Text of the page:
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William Searches for the New Place

There in the new but yellow land,
there in the place where you had hoped
a new testimony would come to flourish,
you discovered instead all the old
joys and diseases of man . . . all the usual
humans here with you, again, 
yet again, in the new territory,
and you saw we will all only ever,
ever, remain human.

What else does a true man do
but confront?  What else
is the proper response to 
any disease but confrontation?

"o lord, there is a scourge
on all the proper limbs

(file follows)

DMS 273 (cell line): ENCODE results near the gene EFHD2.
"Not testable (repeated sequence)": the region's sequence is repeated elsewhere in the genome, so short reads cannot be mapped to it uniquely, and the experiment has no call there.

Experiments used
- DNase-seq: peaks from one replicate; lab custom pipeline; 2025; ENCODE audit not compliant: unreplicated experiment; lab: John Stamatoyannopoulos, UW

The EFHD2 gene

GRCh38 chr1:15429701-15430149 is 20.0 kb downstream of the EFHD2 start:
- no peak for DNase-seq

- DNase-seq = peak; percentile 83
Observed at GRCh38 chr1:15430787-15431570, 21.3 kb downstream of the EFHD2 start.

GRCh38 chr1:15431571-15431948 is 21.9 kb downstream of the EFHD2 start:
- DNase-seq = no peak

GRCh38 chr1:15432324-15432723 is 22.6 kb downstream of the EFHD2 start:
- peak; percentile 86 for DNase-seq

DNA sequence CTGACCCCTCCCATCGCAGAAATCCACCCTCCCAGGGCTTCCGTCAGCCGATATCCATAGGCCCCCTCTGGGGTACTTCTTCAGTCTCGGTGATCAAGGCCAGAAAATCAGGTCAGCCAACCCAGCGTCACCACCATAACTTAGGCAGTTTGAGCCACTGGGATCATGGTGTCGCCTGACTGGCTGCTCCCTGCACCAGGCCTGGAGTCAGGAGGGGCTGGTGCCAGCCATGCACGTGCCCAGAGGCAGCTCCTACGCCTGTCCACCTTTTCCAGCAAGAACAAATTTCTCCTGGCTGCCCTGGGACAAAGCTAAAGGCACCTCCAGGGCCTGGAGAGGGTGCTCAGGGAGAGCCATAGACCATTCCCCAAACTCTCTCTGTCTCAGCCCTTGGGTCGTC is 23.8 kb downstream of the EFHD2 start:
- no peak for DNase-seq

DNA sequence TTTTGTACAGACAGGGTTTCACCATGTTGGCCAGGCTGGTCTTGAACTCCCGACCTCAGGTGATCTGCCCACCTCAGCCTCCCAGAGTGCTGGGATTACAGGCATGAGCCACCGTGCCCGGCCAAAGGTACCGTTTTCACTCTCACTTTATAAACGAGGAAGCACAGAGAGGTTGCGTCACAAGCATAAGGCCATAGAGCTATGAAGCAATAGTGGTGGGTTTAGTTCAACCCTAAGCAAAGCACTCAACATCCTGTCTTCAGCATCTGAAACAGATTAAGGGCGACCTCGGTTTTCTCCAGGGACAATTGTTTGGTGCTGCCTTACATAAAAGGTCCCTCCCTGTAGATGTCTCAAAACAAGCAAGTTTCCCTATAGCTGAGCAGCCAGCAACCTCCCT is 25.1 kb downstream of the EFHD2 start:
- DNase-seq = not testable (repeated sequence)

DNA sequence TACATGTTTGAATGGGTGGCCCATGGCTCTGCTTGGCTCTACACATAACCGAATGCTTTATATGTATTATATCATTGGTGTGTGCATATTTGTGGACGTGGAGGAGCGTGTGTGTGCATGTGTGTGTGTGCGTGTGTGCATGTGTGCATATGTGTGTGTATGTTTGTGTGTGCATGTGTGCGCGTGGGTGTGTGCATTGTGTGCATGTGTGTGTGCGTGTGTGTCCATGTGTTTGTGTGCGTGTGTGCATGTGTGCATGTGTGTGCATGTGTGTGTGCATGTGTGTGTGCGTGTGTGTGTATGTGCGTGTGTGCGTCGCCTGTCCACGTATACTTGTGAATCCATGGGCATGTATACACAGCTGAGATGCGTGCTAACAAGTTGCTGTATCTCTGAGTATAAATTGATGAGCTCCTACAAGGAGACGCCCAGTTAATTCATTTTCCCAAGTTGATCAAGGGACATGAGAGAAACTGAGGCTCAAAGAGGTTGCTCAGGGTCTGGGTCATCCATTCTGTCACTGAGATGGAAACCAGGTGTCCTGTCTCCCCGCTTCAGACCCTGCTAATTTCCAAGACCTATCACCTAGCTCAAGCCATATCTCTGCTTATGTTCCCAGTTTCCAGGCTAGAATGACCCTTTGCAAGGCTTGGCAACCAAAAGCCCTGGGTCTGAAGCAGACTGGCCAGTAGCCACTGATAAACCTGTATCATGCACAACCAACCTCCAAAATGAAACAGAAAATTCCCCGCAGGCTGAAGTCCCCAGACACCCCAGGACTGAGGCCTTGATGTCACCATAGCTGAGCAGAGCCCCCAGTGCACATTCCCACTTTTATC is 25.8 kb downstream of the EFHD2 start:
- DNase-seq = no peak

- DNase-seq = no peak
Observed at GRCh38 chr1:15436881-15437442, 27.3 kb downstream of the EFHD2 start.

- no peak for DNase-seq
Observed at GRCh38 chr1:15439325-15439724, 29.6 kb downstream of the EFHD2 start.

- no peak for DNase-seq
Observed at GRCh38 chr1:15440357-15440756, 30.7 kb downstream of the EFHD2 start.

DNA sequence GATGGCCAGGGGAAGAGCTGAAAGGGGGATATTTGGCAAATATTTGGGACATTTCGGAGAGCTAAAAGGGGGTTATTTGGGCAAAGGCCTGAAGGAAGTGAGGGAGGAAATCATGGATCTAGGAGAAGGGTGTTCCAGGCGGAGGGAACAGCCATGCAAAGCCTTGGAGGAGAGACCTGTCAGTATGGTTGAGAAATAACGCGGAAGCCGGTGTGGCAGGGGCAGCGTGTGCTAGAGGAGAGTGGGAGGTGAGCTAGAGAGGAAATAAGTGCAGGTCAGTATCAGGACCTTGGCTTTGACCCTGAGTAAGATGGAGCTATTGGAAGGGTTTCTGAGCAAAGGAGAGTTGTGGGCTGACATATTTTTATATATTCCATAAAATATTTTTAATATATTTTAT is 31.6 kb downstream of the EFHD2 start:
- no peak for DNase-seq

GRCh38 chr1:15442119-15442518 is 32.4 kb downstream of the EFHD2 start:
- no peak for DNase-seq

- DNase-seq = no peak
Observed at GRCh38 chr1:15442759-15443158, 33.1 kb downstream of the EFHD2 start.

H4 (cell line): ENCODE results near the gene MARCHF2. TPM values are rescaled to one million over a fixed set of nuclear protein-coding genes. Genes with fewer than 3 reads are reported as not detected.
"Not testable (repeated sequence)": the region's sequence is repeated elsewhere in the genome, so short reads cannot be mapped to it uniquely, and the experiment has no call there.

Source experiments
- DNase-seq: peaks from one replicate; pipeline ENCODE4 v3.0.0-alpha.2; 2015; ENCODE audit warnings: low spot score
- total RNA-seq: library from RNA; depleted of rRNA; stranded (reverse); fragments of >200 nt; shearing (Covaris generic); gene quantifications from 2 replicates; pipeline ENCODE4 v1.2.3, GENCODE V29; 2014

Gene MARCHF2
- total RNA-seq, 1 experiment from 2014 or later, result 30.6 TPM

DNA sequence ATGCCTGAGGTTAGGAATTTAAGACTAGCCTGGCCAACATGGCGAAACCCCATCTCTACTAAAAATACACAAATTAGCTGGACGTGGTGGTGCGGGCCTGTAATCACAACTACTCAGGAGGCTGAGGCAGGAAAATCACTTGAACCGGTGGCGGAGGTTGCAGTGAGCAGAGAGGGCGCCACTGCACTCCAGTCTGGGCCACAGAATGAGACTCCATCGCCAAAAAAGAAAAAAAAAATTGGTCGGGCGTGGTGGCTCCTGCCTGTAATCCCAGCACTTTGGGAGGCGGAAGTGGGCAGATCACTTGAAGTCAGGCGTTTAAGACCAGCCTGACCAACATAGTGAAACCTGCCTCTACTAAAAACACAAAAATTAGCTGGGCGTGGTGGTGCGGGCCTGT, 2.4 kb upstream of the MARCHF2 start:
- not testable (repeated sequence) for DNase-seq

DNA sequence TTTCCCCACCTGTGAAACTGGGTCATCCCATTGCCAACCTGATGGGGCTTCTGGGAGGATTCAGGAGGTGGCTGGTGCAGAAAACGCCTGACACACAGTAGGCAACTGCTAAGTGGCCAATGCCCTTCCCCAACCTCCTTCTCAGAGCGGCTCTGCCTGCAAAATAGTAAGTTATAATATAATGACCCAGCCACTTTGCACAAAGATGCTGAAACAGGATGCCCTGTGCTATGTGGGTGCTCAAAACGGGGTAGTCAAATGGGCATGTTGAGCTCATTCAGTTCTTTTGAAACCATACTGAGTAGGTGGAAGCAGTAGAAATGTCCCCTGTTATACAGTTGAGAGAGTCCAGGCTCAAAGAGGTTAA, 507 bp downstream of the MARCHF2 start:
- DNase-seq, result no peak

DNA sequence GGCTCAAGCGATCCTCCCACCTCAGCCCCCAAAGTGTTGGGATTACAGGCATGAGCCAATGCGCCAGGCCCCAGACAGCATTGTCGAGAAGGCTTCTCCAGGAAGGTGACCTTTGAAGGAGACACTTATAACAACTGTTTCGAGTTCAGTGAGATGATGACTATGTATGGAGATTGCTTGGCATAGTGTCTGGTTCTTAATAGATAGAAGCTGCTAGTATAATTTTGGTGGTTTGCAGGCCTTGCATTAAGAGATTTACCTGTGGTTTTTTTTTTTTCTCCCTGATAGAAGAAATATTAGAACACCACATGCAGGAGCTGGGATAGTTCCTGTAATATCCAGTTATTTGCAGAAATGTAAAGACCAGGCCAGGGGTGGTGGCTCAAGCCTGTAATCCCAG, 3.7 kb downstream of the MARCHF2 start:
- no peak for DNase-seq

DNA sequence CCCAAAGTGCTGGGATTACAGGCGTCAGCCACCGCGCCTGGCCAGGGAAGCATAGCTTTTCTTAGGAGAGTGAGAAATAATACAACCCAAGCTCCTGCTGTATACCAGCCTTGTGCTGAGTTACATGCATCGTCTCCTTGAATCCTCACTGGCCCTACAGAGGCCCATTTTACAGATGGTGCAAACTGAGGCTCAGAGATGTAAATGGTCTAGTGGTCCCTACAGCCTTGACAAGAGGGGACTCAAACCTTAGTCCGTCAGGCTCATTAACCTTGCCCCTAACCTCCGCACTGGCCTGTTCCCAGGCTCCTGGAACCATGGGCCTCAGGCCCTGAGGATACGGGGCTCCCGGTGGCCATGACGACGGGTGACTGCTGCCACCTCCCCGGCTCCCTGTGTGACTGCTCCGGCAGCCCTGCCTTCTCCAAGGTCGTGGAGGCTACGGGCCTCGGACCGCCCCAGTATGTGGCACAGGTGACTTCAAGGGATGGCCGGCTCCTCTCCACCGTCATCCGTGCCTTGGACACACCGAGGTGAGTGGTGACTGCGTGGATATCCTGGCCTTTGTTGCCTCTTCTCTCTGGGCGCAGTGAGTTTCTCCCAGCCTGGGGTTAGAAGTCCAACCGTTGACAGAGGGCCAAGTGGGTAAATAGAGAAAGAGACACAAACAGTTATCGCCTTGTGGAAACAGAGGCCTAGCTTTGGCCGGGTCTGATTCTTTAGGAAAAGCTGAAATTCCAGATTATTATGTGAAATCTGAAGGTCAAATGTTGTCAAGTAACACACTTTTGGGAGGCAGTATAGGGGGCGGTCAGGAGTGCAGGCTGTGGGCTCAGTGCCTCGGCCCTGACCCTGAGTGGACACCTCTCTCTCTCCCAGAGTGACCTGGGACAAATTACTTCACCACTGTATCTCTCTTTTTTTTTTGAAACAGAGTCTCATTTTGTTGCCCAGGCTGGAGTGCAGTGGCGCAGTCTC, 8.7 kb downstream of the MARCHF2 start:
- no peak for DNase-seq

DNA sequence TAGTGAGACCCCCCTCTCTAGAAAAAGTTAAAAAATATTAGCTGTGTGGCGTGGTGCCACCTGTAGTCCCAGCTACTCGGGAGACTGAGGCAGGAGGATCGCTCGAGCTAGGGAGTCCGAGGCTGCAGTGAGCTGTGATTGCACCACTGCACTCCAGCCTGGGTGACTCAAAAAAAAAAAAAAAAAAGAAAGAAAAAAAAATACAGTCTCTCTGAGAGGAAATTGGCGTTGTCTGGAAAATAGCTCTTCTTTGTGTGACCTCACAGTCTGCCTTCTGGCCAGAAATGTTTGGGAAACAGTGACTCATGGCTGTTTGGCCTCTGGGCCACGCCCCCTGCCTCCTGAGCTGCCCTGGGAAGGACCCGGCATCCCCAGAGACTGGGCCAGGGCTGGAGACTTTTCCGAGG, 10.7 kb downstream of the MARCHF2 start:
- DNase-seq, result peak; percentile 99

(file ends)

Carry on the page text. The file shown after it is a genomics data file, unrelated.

of us poor humans, and I
can only watch this evil,
only place my hands
on their ills, only take
some of the disease
into my own then simply try
to find a place in my own 
human limb to forgive."

And in the end you see
another ill of us all
is the obscurity
of that prickly place
where we might ever 
come to forgive.

William Henry Albert Sims (1865-1942), medical doctor, minister and black man, was the only doctor, black or white, to stay in the town of Boley, Oklahoma territory, during the smallpox epidemic of 1918. At great risk to himself, he worked through the contagion, bringing relief to all he touched. Sims stated an angel had assured him his life would be lengthened for this service. However more pedestrian forces later afflicted him -- Sims was falsely charged but convicted in 1930, by some of his former white patients, with possession of illegal drugs.

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